<p. 90, sec. col. (Doctor Faustus, from the quarto of 1604):
"FAUSTUS. Great thanks, mighty Lucifer!
This will I keep as chary as my life.
LUCIFER. Farewell, Faustus, and think on the devil.
FAUSTUS. Farewell, great Lucifer.
[Exeunt LUCIFER and BELZEBUB.]
Come, Mephistophilis.
[Exeunt.]
Enter CHORUS.:
CHORUS. Learned Faustus,
To know the secrets of astronomy
Graven in the book of Jove's high firmament,
Did mount himself to scale Olympus' top,
Being seated in a chariot burning bright,
Drawn by the strength of yoky dragons' necks.
He now is gone to prove cosmography,
And, as I guess, will first arrive at Rome,
To see the Pope and manner of his court,
And take some part of holy Peter's feast,
That to this day is highly solemniz'd.
[Exit.]
Enter FAUSTUS and MEPHISTOPHILIS.:
FAUSTUS. Having now, my good Mephistophilis,
Pass'd with delight the stately town of Trier," etc.>
<p. 88, first col. (Doctor Faustus, from the quarto of 1604):>
<This part of the play does not have any relevance to characters
leaving the stage and re-entering.>
<Perhaps the editor meant p. 93, first column.>
<p. 93, first col. (Doctor Faustus, from the quarto of 1604):
"RALPH. O, brave, Robin! shall I have Nan Spit, and to mine
own use? On that condition I'll feed thy devil with horse-
bread as long as he lives, of free cost.
ROBIN. No more, sweet Ralph: let's go and make clean our
boots, which lie foul upon our hands, and then to our conjuring
in the devil's name.
[Exeunt.]
Enter ROBIN and RALPH with a silver goblet.:
ROBIN. Come, Ralph: did not I tell thee, we were for ever
made by this Doctor Faustus' book? ecce, signum! here's a
simple purchase for horse-keepers: our horses shall eat
no hay as long as this lasts.
RALPH. But, Robin, here comes the Vintner.">
<70> thine] So 4tos 1616, 1624.—2to 1631 "thy."
<71> is] So 4to 1616.—Not in 4tos 1624, 1631.
<72> breathes] So 4tos 1624, 1631.—2to 1616 "breathe."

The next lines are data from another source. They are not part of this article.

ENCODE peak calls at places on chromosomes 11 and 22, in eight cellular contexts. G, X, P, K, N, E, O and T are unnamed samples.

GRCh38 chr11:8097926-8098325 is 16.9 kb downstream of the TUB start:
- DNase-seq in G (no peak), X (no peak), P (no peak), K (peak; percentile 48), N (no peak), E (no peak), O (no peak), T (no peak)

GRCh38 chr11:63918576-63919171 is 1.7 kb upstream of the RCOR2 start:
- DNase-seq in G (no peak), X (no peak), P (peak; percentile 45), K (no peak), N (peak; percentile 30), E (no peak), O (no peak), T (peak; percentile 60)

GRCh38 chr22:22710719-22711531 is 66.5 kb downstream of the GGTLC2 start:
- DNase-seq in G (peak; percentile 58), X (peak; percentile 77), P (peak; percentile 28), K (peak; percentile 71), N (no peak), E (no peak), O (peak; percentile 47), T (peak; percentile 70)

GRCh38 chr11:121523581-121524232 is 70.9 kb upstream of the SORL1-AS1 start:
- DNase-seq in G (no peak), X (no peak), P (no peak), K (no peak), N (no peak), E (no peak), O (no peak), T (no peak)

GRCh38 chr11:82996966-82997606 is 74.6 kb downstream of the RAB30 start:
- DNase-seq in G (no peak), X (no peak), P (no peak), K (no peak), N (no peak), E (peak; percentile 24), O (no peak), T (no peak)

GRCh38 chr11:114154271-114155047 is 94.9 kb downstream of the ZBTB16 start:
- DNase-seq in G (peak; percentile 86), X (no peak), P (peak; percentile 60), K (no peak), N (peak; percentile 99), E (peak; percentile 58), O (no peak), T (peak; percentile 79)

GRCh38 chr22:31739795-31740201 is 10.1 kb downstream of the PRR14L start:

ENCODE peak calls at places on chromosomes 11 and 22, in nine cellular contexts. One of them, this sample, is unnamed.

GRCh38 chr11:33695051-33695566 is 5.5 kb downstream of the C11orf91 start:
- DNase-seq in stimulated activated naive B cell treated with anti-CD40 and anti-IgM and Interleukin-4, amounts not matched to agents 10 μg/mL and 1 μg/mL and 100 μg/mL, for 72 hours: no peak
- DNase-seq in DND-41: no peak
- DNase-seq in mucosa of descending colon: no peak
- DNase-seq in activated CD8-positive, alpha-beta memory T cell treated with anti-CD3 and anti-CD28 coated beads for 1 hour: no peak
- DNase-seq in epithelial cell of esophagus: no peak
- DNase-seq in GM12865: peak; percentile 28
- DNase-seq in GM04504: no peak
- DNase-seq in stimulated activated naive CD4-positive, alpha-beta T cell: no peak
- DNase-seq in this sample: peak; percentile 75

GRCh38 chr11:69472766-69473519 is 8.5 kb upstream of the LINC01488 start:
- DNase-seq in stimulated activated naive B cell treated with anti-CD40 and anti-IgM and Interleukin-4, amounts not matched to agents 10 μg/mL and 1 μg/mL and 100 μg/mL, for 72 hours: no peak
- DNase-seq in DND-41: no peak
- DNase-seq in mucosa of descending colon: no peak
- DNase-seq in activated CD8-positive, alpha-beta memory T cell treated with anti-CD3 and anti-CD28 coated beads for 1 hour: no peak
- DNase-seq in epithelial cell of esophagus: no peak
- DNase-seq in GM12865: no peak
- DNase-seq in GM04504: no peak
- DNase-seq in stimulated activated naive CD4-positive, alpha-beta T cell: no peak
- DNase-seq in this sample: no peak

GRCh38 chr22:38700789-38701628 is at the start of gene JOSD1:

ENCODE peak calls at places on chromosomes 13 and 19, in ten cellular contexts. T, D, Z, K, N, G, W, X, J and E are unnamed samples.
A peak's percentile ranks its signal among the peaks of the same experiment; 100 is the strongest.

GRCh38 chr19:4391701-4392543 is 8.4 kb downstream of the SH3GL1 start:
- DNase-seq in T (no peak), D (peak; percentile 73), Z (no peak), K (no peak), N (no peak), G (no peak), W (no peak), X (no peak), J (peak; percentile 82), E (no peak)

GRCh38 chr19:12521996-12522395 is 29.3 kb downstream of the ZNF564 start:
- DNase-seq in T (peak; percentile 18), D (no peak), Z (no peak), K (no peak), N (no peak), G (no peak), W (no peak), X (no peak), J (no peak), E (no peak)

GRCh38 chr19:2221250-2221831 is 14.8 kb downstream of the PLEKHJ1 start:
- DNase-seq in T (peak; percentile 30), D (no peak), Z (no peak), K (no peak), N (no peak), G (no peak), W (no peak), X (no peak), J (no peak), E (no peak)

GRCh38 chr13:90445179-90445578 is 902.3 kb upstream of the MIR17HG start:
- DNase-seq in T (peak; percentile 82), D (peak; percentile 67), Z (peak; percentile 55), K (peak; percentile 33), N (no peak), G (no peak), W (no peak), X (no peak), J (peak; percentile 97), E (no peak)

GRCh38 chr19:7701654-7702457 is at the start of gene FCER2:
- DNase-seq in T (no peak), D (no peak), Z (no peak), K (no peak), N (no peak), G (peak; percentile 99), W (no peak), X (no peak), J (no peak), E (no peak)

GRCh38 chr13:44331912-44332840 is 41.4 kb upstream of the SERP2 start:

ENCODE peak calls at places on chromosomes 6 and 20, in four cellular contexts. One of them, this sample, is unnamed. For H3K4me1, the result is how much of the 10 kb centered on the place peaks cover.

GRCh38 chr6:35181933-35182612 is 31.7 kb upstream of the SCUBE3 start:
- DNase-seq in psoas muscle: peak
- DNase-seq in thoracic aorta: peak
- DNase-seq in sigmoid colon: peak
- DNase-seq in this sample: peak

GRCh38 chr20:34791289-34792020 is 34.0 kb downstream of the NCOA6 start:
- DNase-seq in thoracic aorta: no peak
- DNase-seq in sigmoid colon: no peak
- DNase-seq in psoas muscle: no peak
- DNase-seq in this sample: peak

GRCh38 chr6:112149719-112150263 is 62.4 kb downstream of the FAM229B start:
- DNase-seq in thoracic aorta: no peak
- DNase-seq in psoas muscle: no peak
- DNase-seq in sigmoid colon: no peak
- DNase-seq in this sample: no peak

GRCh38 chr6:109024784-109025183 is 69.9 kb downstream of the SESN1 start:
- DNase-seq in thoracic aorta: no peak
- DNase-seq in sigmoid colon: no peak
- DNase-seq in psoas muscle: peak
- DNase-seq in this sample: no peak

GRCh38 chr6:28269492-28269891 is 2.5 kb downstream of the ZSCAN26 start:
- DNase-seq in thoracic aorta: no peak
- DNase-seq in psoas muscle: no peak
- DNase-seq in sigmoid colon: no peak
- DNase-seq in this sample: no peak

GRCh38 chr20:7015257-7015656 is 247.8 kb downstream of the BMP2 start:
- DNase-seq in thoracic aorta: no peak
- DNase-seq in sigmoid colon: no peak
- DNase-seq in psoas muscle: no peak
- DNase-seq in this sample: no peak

<73> ears] So 4tos 1616, 1631.—2to 1624 "eare."
<74> this I] So 4tos 1616, 1631.—2to 1624 "this TIME I."
<75> termine] I may notice that 4to 1604 (see p. 88, sec. col.)
has "terminine," which at least is better for the metre.
<p. 88, second column, (Doctor Faustus, from the quarto of 1604):
"Whose terminine is term'd the world's wide pole;">
<76> erring] So 4to 1604.—The later 4tos "euening."
<77> motion] So 4tos 1616, 1631.—2to 1624 "motions."
<78> Ay] So 4to 1616.—Not in 4tos 1624, 1631.
<79> and] So 4to 1631.—Not in 4tos 1616, 1624.
<80> the] So 4tos 1616, 1631.—Not in 4to 1624.
<81> lips] So 4to 1604.—Not in the later 4tos.
<82> and ever since have run] So 4to 1616.—2tos 1624, 1631,
"and HAUE EUER SINCE run."
<83> this] So 4to 1604.—The later 4tos "these."
<84> come] So 4to 1616.—2tos 1624, 1631, "came."
<85> I] So 4tos 1624, 1631.—2to 1616 "I I."
<86> L] Old eds. "Lechery." See note †, p. 90.
<Note †, from p. 90. (Doctor Faustus, from the quarto of 1604):
"L.] All the 4tos "Lechery."—Here I have made the alteration
recommended by Mr. Collier in his Preface to COLERIDGE'S
SEVEN LECTURES ON SHAKESPEARE AND MILTON, p. cviii.">
<87> Tut] So 4to 1604.—The later 4tos "But."
<88> Robin] Old eds. "the Clowne" (and so frequently afterwards):
but he is evidently a distinct person from the "Clown," Wagner's
attendant, who has previously appeared (see p. 111). Most probably
the parts of the Clown and Robin were played by the same actor;
and hence the confusion in the old eds.
<P. 111. (this play):
"Enter WAGNER and CLOWN.
WAGNER. Come hither, sirrah boy." etc.>
<89> faith] So 4to 1616.—2tos 1624, 1631 "i'faith." (And so
afterwards in this scene.)
<90> not tell] So 4to 1616.—Not in 4tos 1624, 1631.
<91> as fair a] So 4to 1616.—2tos 1624, 1631, "a faire."
<92> need'st] So 4tos 1616, 1624.—2to 1631 "needs."
<93> hold, belly, hold] Compare Florio's DICT., 1611; "IOSA,
GOOD STORE, hold-bellie-hold."
<94> Prithee] So 4to 1616.—2tos 1624, 1631, "I prithee."